The Habits of Our Lives
Lately, I’ve been thinking about habits. We all have them. We make them, break them, leave them, and take them. It’s rumored habits began as rituals in medieval Benedictine monasteries. Eventually, habits went from ritual to routine.
Old habits are often hard to shake, while new ones are difficult to make. It just depends on how you see them. Some see habits as an obsession for order. Some see them as a way to make their lives more certain.
What do you think? Is habitual living intentional living? Are habits spiritual disciplines? Do they keep us balanced? Does their consistency help keep chaos at bay?
Or does habitual living lead to a monotonous life? Do habits destroy our flexibility and spontaneity? Do their boundaries limit our growth?
Usually, habits sprout from life’s activities and circumstances. They are often tied to a passion for something we love to do. Sometimes they come from things we feel obliged to do. But like anything in our lives, perhaps some of our habits need updating or even throwing out.
I encourage you to take some time to look carefully at your habits without judging whether they are good or bad, right or wrong. Instead, contemplate how you feel when you apply them in your life. Do they feel miraculous or mundane? Do you look forward to performing them or approach them begrudgingly?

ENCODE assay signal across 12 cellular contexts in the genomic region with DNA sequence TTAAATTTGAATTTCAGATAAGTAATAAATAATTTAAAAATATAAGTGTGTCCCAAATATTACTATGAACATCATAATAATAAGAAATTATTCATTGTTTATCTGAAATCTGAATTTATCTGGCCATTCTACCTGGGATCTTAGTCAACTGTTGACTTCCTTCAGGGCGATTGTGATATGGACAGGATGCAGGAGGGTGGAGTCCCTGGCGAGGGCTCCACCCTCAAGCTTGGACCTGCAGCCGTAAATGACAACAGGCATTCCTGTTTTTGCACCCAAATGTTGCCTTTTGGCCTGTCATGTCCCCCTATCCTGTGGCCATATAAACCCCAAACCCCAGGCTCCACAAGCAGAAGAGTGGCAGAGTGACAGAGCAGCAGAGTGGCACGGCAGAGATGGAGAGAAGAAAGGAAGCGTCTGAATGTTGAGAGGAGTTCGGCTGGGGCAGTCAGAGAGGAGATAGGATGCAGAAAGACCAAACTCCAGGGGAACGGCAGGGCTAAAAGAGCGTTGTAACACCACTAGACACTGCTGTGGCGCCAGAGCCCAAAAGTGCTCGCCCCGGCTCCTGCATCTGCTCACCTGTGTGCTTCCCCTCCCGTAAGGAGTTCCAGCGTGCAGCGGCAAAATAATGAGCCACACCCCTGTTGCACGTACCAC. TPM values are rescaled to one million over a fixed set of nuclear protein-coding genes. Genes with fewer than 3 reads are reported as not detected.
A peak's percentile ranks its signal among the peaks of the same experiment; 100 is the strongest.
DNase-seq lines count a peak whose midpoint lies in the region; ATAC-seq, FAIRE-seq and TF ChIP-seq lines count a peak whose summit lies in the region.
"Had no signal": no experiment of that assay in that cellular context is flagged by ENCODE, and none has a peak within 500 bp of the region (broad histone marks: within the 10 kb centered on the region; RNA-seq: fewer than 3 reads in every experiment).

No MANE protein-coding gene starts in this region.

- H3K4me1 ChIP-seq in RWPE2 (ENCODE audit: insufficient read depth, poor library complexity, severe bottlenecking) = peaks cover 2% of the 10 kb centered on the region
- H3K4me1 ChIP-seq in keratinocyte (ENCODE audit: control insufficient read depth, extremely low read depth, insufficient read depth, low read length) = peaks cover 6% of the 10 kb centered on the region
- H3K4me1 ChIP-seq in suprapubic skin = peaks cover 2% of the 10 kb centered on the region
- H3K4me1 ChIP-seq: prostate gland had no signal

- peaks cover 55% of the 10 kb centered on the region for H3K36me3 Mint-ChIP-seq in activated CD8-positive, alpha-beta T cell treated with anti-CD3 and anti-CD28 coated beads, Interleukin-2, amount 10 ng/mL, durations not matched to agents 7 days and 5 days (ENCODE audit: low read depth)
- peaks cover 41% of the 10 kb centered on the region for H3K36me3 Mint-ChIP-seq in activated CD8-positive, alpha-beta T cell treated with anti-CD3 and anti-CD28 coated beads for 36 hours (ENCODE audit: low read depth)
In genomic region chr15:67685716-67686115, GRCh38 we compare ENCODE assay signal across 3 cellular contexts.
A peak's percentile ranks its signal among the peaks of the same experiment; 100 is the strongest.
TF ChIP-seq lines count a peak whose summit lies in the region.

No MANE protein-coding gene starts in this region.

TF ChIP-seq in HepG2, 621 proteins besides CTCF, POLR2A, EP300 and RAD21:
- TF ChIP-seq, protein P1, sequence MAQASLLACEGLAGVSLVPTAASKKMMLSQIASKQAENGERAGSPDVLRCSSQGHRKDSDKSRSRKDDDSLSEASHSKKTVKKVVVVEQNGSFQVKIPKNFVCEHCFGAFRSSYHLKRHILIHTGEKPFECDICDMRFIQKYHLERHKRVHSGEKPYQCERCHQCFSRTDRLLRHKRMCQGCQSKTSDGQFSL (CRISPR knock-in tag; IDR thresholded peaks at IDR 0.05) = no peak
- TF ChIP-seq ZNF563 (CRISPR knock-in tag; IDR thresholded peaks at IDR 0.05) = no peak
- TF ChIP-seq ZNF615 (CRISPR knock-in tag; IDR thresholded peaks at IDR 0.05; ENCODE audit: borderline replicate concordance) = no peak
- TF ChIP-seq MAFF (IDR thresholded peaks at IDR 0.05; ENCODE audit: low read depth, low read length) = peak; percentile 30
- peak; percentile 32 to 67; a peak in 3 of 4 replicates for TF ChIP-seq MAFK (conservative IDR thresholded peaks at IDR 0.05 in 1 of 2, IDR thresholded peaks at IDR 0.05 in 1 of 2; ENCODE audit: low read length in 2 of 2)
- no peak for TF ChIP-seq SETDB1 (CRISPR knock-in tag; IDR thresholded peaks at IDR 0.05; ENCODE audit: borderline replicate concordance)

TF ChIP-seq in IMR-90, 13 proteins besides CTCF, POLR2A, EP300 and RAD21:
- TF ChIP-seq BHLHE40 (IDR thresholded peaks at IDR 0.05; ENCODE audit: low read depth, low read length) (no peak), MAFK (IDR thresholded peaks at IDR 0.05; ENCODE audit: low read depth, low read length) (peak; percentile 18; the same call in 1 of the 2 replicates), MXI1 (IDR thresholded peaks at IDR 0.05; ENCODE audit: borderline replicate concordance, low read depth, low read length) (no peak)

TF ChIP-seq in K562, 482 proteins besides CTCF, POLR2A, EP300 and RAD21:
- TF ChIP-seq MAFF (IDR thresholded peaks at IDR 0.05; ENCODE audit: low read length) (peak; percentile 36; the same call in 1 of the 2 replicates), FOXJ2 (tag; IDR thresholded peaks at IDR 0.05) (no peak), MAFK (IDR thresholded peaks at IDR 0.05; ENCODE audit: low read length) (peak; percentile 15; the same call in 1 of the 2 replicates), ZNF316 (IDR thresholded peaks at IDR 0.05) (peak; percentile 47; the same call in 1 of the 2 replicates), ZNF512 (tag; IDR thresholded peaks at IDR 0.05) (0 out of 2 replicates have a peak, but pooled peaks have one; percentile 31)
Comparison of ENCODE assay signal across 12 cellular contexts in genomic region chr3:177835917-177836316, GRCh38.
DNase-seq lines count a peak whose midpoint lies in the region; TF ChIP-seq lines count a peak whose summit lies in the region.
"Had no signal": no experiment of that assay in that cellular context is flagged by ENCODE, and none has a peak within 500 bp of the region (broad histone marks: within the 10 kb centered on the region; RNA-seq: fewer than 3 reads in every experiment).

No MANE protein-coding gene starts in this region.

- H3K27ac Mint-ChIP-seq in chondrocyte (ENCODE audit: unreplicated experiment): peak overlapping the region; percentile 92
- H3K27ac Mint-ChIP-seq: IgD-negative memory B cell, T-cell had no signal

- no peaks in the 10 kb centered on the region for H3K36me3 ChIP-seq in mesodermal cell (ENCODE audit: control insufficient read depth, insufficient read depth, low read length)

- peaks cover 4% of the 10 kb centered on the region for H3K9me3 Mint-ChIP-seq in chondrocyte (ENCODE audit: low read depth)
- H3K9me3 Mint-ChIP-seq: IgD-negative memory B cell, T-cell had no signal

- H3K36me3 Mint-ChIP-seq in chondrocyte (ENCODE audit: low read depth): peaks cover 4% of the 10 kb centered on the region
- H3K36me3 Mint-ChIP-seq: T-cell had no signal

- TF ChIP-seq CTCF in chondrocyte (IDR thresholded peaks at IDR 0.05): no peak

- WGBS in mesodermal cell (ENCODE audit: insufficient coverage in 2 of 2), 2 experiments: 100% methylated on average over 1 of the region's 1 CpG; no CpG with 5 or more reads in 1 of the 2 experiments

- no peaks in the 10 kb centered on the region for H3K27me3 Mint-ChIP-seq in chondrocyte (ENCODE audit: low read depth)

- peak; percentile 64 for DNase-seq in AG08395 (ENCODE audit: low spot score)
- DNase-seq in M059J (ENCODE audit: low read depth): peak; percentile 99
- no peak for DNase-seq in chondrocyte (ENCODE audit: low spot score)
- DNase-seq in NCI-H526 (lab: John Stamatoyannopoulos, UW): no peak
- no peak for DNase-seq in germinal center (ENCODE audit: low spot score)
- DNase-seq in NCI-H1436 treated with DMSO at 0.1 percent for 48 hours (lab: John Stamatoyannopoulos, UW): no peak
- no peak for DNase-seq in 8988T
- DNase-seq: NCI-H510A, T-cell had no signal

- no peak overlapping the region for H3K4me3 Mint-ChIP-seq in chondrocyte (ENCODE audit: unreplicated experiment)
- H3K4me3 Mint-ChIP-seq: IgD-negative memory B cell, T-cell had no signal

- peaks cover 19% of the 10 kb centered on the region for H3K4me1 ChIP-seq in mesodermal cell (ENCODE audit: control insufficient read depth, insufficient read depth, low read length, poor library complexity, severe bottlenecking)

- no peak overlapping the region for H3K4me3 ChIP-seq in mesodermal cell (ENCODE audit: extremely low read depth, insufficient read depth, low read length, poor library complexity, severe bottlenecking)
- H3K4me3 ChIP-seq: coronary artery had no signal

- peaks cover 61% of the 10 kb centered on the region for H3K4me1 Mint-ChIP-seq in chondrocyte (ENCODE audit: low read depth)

You’re the only one who knows the answers to these questions, and you don’t have to share them with anyone. But use them to consider if your habits serve you and others or if you are serving your habits?
If you find you’re not satisfied with your habits, it could be time for a change. I discovered I need habits that are more gratifying. I want less routine and more ritual. I believe the thoughtful repetition of a behavior, infused with love, will result in more intentional and delightful habits in my life.
And, so, I will revisit and revise some of my habits, while there’s still time. After all, as Warren Buffett warned: Chains of habit are too light to be felt until they’re too heavy to be broken.